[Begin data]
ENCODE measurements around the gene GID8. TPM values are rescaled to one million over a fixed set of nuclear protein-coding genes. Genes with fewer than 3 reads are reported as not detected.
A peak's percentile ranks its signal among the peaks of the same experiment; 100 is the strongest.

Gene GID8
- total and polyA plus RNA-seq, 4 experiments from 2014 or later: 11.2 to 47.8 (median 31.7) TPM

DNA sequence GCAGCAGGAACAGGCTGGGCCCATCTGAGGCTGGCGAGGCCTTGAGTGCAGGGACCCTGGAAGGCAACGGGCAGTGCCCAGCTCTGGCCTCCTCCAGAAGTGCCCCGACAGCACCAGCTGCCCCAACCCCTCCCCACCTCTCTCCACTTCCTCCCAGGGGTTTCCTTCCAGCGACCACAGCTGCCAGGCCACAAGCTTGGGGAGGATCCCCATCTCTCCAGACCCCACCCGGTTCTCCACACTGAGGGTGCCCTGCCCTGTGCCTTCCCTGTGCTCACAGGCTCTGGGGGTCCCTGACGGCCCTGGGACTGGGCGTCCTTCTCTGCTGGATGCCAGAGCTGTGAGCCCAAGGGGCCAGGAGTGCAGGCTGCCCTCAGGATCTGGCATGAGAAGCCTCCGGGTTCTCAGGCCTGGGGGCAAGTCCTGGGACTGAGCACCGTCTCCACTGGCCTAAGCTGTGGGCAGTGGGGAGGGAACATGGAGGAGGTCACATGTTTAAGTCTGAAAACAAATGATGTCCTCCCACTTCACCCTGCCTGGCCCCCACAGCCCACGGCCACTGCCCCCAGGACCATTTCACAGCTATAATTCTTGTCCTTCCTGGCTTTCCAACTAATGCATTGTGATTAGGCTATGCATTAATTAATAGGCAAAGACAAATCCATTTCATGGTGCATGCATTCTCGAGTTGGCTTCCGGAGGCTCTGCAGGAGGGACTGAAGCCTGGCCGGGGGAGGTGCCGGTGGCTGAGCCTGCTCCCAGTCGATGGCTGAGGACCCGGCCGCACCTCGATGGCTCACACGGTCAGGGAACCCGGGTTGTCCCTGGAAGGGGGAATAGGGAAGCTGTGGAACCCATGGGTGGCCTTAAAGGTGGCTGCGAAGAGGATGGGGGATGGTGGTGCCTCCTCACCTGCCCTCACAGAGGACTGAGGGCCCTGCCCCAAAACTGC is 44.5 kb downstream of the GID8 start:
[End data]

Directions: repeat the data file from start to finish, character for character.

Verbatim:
ENCODE measurements around the gene GID8. TPM values are rescaled to one million over a fixed set of nuclear protein-coding genes. Genes with fewer than 3 reads are reported as not detected.
A peak's percentile ranks its signal among the peaks of the same experiment; 100 is the strongest.

Gene GID8
- total and polyA plus RNA-seq, 4 experiments from 2014 or later: 11.2 to 47.8 (median 31.7) TPM

DNA sequence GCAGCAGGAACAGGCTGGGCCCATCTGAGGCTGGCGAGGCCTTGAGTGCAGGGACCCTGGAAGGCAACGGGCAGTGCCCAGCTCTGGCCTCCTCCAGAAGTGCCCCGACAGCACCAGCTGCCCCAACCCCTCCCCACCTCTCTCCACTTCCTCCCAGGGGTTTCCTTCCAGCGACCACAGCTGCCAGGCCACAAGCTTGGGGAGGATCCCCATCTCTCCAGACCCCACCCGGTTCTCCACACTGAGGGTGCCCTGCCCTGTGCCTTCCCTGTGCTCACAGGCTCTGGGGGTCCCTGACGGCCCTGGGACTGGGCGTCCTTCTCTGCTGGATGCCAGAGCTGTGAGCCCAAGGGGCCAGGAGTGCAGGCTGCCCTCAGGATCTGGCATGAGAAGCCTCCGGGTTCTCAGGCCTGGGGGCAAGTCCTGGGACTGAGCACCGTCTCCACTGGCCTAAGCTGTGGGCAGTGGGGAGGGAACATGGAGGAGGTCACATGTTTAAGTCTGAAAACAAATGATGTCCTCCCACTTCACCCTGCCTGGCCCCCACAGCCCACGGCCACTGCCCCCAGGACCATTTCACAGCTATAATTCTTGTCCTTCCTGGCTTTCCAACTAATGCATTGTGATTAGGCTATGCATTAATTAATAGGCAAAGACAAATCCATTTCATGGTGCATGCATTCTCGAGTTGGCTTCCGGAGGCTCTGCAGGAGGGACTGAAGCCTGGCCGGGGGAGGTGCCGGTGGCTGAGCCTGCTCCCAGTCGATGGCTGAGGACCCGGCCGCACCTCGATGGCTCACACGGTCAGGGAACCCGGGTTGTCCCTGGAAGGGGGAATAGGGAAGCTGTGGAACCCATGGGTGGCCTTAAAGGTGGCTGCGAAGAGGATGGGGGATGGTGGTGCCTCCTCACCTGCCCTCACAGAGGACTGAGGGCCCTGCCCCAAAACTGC is 44.5 kb downstream of the GID8 start: